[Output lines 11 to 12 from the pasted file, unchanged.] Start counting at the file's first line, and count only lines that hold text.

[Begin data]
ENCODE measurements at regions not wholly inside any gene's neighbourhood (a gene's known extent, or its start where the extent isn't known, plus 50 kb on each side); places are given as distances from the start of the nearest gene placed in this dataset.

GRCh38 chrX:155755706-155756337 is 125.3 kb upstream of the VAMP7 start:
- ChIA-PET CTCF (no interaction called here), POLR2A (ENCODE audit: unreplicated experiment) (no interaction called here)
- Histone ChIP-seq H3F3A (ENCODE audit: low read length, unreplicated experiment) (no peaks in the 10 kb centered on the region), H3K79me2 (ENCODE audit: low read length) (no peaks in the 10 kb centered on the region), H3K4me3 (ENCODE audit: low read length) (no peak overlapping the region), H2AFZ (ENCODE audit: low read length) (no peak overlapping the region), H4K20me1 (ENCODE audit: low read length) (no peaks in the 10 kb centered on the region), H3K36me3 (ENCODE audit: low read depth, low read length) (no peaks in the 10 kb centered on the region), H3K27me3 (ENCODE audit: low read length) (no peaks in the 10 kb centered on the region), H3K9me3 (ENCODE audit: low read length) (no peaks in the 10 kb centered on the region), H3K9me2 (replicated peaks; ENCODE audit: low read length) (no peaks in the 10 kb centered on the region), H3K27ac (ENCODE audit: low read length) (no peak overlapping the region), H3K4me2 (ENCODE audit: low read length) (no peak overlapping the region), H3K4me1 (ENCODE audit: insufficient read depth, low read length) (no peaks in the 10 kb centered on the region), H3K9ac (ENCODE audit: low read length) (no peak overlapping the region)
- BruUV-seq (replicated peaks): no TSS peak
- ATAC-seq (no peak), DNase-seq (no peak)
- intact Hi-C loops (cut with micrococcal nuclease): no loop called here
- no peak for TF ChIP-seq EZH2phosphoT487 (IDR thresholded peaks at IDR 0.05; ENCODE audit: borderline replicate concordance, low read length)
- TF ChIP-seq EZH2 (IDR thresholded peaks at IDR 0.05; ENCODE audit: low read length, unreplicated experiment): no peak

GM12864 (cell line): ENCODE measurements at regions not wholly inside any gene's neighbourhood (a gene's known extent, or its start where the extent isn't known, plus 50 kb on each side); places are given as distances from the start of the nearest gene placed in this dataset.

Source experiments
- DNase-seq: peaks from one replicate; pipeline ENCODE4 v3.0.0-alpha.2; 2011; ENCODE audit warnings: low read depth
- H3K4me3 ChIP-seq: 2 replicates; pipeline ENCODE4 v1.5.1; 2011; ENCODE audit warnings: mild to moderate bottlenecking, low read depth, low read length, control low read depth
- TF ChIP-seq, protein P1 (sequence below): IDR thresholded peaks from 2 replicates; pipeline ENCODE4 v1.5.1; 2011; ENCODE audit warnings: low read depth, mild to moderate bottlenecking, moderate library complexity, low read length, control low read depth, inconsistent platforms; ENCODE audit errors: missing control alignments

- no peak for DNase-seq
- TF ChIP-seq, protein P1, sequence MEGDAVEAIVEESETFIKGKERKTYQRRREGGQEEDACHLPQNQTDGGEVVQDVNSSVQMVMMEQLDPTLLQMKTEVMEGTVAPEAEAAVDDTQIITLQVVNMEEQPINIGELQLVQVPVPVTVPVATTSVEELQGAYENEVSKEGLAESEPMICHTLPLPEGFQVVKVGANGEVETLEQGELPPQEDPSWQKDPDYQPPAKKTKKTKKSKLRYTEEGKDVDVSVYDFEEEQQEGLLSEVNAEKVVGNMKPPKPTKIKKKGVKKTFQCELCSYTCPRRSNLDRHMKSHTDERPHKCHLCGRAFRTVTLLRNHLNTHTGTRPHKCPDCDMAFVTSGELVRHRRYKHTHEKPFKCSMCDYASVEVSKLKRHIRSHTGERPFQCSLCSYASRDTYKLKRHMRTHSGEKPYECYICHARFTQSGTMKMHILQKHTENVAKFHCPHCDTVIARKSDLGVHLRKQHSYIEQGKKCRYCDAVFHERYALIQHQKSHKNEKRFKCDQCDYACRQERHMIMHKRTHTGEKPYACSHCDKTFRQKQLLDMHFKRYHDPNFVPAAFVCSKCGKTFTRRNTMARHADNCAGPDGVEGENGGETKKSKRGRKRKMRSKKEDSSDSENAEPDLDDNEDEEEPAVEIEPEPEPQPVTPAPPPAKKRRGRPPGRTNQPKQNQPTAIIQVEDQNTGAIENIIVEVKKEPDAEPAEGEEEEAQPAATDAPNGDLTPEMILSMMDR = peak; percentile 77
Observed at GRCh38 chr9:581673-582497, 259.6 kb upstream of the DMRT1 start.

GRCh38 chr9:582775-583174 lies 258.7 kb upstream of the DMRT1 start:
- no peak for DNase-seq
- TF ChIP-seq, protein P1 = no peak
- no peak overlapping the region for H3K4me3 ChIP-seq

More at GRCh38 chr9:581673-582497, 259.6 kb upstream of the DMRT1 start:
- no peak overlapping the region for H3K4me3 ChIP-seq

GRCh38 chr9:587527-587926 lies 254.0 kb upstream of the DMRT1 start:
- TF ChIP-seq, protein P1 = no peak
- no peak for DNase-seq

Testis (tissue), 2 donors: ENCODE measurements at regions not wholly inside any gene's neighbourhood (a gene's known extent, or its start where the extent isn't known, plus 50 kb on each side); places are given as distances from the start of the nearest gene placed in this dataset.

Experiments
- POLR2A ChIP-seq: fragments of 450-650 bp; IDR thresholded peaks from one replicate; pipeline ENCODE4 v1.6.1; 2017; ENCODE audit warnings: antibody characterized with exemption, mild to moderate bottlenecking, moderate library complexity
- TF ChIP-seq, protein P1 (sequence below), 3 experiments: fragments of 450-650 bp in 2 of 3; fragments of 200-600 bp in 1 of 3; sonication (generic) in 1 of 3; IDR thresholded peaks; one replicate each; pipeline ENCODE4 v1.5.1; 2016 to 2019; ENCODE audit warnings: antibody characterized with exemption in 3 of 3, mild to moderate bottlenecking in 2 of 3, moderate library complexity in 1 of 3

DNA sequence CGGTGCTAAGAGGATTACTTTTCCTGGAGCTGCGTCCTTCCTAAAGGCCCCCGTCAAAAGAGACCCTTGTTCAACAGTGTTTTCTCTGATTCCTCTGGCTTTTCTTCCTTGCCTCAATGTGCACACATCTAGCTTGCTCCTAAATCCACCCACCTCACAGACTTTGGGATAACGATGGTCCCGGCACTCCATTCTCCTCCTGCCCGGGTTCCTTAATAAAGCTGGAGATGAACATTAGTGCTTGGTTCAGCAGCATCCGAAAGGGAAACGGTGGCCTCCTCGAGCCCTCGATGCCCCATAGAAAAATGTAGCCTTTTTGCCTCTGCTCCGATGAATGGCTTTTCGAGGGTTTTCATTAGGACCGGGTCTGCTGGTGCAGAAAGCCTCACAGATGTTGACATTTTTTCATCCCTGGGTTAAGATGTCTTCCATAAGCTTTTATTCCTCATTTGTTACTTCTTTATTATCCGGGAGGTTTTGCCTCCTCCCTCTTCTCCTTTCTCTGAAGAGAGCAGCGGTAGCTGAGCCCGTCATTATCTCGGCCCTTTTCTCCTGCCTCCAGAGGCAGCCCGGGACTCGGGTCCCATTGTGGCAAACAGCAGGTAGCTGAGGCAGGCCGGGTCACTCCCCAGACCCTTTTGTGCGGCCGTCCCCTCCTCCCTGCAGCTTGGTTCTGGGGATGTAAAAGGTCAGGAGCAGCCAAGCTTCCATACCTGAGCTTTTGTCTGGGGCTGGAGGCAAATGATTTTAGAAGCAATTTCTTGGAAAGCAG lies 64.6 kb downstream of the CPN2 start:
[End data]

Source experiments
- DNase-seq: peaks from one replicate; pipeline ENCODE4 v3.0.0-alpha.2; 2011; ENCODE audit warnings: low read depth